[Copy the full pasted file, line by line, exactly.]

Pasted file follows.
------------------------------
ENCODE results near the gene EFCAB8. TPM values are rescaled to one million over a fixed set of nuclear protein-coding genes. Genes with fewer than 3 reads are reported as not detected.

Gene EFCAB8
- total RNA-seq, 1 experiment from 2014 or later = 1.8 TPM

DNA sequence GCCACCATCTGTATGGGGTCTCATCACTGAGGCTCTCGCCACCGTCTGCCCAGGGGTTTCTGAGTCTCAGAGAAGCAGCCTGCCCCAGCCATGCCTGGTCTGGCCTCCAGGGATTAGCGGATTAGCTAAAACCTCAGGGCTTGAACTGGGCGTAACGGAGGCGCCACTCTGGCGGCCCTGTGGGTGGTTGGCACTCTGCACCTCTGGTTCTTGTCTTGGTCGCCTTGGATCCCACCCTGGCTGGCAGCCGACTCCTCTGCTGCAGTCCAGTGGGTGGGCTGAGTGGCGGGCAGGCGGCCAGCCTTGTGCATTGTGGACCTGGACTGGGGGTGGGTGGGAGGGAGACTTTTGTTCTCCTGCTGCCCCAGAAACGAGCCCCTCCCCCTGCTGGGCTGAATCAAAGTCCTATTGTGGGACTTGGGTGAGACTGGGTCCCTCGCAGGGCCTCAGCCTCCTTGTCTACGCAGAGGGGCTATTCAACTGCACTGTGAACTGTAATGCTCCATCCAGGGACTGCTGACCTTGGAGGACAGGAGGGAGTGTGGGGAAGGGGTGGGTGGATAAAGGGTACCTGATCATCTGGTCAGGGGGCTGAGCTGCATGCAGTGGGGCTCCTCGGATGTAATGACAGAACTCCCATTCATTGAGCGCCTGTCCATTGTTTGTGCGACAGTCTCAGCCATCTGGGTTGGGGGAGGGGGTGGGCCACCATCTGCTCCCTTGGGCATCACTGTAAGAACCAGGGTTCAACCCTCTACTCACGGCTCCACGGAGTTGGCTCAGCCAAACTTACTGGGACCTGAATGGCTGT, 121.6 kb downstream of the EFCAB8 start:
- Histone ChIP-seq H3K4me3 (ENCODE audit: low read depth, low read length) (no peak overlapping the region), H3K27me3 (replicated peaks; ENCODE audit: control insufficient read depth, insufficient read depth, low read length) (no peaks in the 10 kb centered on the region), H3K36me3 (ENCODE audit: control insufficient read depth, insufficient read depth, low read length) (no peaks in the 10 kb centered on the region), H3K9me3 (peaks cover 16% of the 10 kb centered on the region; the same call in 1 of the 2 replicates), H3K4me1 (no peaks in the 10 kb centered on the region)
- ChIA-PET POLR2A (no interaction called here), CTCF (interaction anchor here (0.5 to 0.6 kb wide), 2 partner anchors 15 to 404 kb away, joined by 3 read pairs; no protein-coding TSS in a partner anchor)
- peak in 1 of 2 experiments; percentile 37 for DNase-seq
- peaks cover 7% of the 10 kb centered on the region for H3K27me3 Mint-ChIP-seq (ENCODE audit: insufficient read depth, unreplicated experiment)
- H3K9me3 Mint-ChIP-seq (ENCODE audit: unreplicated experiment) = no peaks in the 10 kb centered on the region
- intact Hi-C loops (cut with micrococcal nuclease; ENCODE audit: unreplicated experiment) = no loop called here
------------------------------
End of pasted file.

ENCODE results near the gene EFCAB8. TPM values are rescaled to one million over a fixed set of nuclear protein-coding genes. Genes with fewer than 3 reads are reported as not detected.

Gene EFCAB8
- total RNA-seq, 1 experiment from 2014 or later = 1.8 TPM

DNA sequence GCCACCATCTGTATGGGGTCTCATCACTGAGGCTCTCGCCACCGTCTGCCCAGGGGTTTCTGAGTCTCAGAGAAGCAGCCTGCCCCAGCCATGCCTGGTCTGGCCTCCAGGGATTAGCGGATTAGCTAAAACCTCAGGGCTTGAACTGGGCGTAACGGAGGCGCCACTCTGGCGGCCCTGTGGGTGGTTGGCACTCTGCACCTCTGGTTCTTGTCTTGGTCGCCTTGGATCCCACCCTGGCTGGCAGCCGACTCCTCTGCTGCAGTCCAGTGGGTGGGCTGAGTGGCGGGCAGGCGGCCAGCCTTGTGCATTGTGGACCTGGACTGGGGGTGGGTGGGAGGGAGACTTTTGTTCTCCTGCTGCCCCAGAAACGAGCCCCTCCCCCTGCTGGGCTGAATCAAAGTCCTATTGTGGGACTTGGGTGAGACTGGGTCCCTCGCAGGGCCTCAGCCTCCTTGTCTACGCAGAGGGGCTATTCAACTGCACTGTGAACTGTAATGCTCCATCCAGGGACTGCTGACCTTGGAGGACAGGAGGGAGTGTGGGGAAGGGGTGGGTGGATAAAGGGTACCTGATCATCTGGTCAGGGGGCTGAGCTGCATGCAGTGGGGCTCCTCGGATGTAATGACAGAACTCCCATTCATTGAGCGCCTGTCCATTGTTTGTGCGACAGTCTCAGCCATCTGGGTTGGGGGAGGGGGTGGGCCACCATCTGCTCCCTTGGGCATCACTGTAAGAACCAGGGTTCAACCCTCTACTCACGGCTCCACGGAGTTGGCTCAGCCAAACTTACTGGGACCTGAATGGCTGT, 121.6 kb downstream of the EFCAB8 start:
- Histone ChIP-seq H3K4me3 (ENCODE audit: low read depth, low read length) (no peak overlapping the region), H3K27me3 (replicated peaks; ENCODE audit: control insufficient read depth, insufficient read depth, low read length) (no peaks in the 10 kb centered on the region), H3K36me3 (ENCODE audit: control insufficient read depth, insufficient read depth, low read length) (no peaks in the 10 kb centered on the region), H3K9me3 (peaks cover 16% of the 10 kb centered on the region; the same call in 1 of the 2 replicates), H3K4me1 (no peaks in the 10 kb centered on the region)
- ChIA-PET POLR2A (no interaction called here), CTCF (interaction anchor here (0.5 to 0.6 kb wide), 2 partner anchors 15 to 404 kb away, joined by 3 read pairs; no protein-coding TSS in a partner anchor)
- peak in 1 of 2 experiments; percentile 37 for DNase-seq
- peaks cover 7% of the 10 kb centered on the region for H3K27me3 Mint-ChIP-seq (ENCODE audit: insufficient read depth, unreplicated experiment)
- H3K9me3 Mint-ChIP-seq (ENCODE audit: unreplicated experiment) = no peaks in the 10 kb centered on the region
- intact Hi-C loops (cut with micrococcal nuclease; ENCODE audit: unreplicated experiment) = no loop called here